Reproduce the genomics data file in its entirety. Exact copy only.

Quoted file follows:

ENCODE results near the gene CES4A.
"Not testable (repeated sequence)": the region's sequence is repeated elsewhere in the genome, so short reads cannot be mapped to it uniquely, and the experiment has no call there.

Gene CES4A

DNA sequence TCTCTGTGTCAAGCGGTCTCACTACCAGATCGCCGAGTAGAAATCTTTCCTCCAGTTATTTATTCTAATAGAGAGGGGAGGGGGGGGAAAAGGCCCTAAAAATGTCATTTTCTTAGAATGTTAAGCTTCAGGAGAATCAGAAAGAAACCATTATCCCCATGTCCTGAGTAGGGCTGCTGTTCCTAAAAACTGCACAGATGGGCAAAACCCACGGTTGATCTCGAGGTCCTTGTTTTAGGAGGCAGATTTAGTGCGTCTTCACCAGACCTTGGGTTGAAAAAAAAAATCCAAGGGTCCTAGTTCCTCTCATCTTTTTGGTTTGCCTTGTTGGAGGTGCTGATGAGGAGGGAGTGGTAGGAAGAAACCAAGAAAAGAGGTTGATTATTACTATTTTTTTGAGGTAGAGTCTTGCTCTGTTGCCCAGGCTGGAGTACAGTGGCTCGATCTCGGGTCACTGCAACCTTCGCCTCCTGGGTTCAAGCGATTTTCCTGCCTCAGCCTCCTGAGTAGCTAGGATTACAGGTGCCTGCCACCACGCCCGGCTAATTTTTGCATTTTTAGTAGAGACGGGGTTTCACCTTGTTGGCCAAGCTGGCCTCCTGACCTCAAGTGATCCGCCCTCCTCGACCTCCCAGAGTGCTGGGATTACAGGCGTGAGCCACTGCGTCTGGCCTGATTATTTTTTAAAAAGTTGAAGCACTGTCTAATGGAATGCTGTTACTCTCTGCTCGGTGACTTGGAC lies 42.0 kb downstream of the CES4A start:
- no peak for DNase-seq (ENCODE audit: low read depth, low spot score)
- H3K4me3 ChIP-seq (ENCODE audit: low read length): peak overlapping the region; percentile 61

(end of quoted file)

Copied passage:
ENCODE results near the gene CES4A.
"Not testable (repeated sequence)": the region's sequence is repeated elsewhere in the genome, so short reads cannot be mapped to it uniquely, and the experiment has no call there.

Gene CES4A

DNA sequence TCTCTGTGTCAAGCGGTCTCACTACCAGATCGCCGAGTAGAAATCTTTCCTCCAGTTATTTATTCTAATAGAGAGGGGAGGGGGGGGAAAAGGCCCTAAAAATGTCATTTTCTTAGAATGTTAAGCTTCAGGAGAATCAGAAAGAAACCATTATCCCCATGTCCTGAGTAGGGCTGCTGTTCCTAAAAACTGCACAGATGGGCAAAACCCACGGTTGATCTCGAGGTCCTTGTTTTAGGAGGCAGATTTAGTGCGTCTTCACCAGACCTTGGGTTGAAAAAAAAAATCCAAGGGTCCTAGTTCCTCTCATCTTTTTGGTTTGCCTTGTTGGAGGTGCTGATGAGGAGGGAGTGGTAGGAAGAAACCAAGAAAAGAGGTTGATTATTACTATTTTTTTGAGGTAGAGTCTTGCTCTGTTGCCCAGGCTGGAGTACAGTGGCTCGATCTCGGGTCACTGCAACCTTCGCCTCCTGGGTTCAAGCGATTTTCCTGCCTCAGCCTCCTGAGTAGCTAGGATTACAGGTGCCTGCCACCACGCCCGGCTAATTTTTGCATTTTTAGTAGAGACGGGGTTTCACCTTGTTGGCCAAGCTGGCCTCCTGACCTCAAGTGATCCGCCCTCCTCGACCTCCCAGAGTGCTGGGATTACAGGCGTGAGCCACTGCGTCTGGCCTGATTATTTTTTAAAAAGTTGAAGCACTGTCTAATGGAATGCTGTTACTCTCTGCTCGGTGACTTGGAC lies 42.0 kb downstream of the CES4A start:
- no peak for DNase-seq (ENCODE audit: low read depth, low spot score)
- H3K4me3 ChIP-seq (ENCODE audit: low read length): peak overlapping the region; percentile 61